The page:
The attack occurred in the Serwah district in the central
oil-producing province of Maarib, they said, and caused a huge fire
that prompted the closure of the pipeline and stopped oil flow from
the Maarib fields to the Ras Isa oil terminal on the Red Sea.
Yemen, which relies on crude exports to finance up to 70 percent of
its budget, has suffered frequent bombings of its main pipeline in
recent years. The last one took place on December 26 and the
pipeline was repaired on January 5.
Disgruntled tribesmen stage these attacks to pressure the government
to provide jobs, settle land disputes or free relatives from prison.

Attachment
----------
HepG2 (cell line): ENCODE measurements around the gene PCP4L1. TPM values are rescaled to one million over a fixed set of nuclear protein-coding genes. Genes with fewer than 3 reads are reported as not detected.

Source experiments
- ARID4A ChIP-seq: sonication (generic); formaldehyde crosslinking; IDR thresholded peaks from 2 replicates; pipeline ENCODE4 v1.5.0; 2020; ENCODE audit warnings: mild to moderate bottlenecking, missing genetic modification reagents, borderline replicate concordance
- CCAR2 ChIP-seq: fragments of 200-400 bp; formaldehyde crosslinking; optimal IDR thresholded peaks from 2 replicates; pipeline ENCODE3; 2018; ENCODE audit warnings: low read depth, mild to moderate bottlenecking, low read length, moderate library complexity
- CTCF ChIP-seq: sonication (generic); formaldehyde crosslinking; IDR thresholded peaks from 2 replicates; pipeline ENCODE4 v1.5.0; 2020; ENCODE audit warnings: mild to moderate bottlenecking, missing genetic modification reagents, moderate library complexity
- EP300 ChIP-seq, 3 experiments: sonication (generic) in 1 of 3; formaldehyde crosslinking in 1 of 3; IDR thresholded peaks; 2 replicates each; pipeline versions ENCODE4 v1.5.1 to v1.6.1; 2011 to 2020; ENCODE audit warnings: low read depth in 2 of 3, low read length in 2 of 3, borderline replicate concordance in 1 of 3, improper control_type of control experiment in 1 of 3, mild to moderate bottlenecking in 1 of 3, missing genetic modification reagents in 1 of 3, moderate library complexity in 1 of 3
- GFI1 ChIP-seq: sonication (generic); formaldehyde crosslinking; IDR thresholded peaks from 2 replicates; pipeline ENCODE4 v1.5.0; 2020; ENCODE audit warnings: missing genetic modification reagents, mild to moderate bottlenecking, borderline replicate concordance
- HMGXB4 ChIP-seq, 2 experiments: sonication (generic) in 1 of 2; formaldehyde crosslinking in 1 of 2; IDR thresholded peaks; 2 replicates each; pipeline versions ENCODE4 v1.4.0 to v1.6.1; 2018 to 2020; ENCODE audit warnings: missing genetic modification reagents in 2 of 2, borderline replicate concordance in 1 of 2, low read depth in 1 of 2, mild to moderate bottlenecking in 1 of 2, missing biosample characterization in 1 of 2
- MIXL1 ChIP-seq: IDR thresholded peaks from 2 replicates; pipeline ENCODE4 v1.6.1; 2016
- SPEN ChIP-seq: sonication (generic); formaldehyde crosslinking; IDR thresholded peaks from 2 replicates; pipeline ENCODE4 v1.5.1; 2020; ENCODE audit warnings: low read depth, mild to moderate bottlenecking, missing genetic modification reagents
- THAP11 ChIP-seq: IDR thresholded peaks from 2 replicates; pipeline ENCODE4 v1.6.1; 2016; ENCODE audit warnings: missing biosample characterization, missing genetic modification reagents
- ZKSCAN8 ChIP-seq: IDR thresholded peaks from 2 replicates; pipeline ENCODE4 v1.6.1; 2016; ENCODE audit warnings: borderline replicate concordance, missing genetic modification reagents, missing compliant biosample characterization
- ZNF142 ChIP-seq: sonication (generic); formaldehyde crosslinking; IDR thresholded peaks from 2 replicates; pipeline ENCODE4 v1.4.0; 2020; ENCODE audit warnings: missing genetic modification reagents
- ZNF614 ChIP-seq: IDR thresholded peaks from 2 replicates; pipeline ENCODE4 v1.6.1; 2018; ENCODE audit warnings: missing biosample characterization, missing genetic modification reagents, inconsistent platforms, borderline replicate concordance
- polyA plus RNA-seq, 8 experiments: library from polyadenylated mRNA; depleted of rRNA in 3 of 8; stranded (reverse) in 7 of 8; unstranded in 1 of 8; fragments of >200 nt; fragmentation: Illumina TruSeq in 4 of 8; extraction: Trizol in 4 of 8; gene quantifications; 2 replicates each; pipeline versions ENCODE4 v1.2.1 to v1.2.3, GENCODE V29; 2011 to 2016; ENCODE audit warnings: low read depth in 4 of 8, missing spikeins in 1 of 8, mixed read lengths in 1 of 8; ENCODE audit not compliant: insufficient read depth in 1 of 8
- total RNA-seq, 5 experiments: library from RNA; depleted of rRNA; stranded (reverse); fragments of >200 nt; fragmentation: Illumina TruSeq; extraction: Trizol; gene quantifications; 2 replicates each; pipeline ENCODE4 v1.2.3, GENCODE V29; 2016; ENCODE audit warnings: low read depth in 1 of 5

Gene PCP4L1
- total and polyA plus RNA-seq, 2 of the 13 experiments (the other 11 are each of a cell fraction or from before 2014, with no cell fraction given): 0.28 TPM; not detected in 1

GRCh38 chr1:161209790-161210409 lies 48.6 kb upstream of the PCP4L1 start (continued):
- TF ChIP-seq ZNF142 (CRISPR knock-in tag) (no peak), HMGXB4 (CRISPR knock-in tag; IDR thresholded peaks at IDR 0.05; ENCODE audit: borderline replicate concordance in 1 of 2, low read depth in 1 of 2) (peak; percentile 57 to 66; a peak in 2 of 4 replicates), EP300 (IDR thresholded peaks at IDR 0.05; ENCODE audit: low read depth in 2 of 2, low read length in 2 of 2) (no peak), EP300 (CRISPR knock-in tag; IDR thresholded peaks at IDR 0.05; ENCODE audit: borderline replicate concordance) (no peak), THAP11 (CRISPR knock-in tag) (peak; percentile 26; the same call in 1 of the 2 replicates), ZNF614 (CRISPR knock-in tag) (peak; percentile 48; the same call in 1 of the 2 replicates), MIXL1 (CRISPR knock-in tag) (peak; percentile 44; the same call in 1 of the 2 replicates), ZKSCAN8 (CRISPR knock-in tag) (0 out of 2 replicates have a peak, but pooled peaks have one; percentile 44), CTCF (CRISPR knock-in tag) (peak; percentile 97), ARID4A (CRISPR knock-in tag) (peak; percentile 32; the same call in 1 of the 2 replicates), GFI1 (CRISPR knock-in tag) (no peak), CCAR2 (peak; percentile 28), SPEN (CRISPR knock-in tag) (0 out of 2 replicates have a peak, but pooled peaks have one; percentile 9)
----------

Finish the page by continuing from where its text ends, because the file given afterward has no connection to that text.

Such lawlessness is a global concern, particularly for the United
States and its Gulf Arab allies, because of Yemen's strategic
position next to oil exporter Saudi Arabia and to main shipping lanes.
Yeman is also home to one of al Qaeda's most active wings.
Before a spate of attacks that began in 2011, the 270-mile Maarib
pipeline carried around 110,000 barrels per day to Ras Isa.
(Reporting by Mohammed Ghobari; writing
by Maha El Dahan; editing by
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